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ArticlesPreflop StrategyPlaying Blind vs Blind
Playing Blind vs Blind
Written by: Hoodlincs · Date Added: 25 Oct, 2011 · Number of views: 2543
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When it gets to blind v blind, there's only 2 people left in the pot so its a similar situation to heads up.

we have .5bb invested as small blind and 1bb invested as big blind, so we need to fight for the pot. If you fold all your hands in heads up, you will lose. Same thing here. The ev of folding is NOT zero.

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Strategy from small blind.

A 3x raise risks 2.5bb to win 1.5bb. So 2.5/4 = 62.5% fold equity. He needs to play 37.5% of hands to stop us opening any two.

Even then, a cbet of 4bb into 6bb needs to work 40% of the time, and most players will fold to cbets more than 40%.

So we should recognise from our opponents stats. Their fold to steal from big blind will be the lowest vs the small blind (fold to steal includes how often they fold vs the cutoff and the button), but we can combine fold to steal and their vpip as an idea.

An 18/15 just isnt going to be playing back at you enough to not open almost any two. However, someone running more like 22/20 will be defending a lot and adjusting to us, so it's probably best to open about 25% or less. A fish running 45/10 will be playing lots of hands but badly. Look at his fold to cbet. We can do things like just complete vs him with weaker hands.

We should expect to get 3bet a lot by observant players. Those 22/20 with 9% 3bet types. Therefore, we have to 4bet for value with weaker hands. TT+ and AQ+. we can also 4bet bluff a decent amount too and adjust our frequency of bluffs to value hands based on what we think of our opponent (is he jamming it in light, or is he 3betting a lot of crap hands which fold to the 4bet). We dont want to flat 3bets out of position as its difficult to play postflop so we are going to be playing 4bet or fold.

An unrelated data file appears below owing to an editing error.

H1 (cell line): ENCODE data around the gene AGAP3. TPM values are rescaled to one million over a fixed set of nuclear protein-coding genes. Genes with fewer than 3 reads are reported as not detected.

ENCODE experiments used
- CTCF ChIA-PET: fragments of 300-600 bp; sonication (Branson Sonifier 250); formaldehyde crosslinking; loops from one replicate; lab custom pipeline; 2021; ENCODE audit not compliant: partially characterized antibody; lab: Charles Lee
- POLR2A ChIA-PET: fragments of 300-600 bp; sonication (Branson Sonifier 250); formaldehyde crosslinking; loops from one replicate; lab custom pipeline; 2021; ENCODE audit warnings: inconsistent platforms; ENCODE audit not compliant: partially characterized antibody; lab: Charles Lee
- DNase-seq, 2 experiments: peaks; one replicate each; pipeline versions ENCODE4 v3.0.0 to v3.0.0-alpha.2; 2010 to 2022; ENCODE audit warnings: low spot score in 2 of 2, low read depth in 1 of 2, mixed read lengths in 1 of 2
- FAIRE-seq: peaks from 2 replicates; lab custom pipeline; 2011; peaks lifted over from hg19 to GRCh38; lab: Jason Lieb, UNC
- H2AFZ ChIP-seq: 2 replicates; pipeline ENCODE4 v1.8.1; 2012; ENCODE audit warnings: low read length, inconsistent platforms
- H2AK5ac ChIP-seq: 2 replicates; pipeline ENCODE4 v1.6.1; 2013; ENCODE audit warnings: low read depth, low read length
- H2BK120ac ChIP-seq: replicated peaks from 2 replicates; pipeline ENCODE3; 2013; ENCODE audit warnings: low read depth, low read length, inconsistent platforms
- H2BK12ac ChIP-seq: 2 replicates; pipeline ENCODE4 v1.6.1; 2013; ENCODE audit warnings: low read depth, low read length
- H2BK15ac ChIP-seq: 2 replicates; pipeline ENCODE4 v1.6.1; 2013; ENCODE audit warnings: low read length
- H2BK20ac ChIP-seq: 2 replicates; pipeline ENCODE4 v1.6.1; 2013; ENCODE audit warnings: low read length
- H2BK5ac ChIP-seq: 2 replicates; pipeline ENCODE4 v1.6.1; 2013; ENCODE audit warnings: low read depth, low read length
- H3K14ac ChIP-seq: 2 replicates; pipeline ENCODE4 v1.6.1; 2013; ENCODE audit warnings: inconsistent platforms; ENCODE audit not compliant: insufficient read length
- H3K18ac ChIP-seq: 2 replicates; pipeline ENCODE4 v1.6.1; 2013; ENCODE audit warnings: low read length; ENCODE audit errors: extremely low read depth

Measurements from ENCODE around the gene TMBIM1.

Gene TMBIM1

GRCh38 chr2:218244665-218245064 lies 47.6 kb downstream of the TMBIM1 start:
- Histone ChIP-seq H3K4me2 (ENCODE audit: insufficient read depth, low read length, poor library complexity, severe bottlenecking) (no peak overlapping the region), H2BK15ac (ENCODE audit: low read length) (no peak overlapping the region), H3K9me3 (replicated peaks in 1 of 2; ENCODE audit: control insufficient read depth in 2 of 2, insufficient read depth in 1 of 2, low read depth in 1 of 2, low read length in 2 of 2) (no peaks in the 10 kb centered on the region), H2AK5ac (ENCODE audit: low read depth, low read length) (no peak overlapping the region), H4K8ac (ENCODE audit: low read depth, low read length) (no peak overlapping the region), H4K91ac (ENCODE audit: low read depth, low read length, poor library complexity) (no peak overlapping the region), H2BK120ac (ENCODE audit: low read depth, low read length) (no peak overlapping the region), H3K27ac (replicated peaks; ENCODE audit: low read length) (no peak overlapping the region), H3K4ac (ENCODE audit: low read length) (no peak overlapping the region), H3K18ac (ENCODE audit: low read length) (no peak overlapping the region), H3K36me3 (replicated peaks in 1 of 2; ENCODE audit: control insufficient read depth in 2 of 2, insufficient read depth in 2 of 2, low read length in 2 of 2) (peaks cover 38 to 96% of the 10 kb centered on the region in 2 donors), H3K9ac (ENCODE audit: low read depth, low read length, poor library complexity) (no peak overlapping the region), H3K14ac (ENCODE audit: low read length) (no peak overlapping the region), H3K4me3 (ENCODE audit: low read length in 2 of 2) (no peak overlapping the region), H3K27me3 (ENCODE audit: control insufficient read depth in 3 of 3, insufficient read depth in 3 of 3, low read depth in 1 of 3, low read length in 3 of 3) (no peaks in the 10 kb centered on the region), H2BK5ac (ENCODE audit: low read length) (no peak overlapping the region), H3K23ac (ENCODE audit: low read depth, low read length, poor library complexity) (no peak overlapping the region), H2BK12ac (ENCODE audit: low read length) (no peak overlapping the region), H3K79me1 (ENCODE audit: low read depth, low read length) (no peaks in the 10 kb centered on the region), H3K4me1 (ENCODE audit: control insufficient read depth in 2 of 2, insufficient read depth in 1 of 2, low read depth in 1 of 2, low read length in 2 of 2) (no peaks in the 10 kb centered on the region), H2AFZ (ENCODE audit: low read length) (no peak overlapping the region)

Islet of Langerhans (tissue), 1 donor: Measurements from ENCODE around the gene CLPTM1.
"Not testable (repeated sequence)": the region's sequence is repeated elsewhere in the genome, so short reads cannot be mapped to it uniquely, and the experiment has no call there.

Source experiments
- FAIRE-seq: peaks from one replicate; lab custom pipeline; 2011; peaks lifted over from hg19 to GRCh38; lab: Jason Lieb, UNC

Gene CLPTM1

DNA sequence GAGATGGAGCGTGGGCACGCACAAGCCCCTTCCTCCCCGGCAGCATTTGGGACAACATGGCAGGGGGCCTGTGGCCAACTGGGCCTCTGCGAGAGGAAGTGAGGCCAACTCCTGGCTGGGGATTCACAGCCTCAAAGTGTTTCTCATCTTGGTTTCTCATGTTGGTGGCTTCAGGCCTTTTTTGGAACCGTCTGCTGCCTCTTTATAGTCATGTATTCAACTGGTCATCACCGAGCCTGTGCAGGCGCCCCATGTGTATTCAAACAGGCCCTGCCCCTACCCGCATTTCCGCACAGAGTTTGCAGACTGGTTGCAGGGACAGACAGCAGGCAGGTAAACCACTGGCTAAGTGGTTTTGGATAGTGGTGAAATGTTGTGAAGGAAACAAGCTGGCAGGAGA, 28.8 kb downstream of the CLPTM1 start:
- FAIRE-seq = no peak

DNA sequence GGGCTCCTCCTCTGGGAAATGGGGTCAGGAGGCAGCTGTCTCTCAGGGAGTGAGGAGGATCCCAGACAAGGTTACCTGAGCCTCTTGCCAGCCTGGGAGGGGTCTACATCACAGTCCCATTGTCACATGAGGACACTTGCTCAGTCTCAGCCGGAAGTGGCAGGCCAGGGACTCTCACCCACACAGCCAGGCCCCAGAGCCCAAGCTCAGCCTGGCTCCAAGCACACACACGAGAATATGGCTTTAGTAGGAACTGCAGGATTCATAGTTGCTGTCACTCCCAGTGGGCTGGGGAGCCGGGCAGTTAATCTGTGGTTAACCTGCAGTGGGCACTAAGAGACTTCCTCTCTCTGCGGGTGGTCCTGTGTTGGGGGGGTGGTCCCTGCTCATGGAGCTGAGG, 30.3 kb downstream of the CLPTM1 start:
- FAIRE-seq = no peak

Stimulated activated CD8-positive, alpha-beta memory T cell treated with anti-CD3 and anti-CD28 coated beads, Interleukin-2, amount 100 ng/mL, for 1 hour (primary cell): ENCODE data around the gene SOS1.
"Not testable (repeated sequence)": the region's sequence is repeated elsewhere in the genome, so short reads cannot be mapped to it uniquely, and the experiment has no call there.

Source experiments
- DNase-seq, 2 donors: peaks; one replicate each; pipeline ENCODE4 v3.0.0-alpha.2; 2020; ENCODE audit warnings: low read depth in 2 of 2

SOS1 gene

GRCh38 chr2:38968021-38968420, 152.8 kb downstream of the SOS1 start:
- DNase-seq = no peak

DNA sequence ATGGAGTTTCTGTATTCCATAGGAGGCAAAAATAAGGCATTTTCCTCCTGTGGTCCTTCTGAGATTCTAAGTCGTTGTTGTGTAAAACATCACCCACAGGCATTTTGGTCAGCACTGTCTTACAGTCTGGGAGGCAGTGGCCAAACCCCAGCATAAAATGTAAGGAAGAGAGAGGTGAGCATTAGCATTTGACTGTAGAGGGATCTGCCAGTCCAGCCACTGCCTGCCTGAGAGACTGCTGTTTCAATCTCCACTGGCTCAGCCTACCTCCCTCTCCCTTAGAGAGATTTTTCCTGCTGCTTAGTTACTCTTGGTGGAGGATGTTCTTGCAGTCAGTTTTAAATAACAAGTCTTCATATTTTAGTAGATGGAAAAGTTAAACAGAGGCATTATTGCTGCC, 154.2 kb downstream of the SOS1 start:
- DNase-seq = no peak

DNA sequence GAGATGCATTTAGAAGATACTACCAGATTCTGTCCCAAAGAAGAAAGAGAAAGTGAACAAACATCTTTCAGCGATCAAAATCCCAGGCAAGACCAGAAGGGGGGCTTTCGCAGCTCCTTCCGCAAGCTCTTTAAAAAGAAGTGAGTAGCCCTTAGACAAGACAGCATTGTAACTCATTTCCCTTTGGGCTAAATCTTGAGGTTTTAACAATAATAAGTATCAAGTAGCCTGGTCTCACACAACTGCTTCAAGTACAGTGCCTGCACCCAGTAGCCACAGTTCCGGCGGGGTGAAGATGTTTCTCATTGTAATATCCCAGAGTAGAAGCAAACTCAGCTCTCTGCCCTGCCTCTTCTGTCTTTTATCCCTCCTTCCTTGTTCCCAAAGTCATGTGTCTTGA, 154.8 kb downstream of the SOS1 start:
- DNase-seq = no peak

A lot of the 22/20 types will float flops and try to take it away on the turn.

So for example . They will just float KQ and bet turn when we check.

Therefore a great line is to check-raise the turn. Both for value (he probably wont fold any Tx hand) and as a bluff (he just has so much air). It's Better to start off for value and then add in some bluffs if we think he folds too much. Why not check-call for value and let him keep bluffing? Most people realise when you check-call the turn you are showdown bound and you're looking to call the river too.

From the big blind.

We know we have to play a lot of hands to stop him opening wide.
We know even if hes opening 25% of hands, that range wont hit many flops.
We will have position for the entire hand.

Unless he is a nit or a fish who has a set range and wont adjust We should be playing a lot of hands. 50% as a minimum. We should be 3betting a lot. 12% minimum. If he wants to flat call a lot, thats fine he will be out of position and we can cbet a lot. If he wants to 4bet a lot, well then he will be bluffing too often and we just jam. TT+ and AQ+ is my standard.

Postflop strategy is mainly going to revolve around floating a lot of dry flops and bluff-raising some boards too.

Axx is a great board to float as we will have every Ax hand which protects us from multiple barrels (as we will be able to keep calling).

Low flops are better to bluff-raise because he has lots of good 2barrel cards, e.g. 237 any T-A is a good 2barrel card), and he just misses so often that its difficult for him to fight back.
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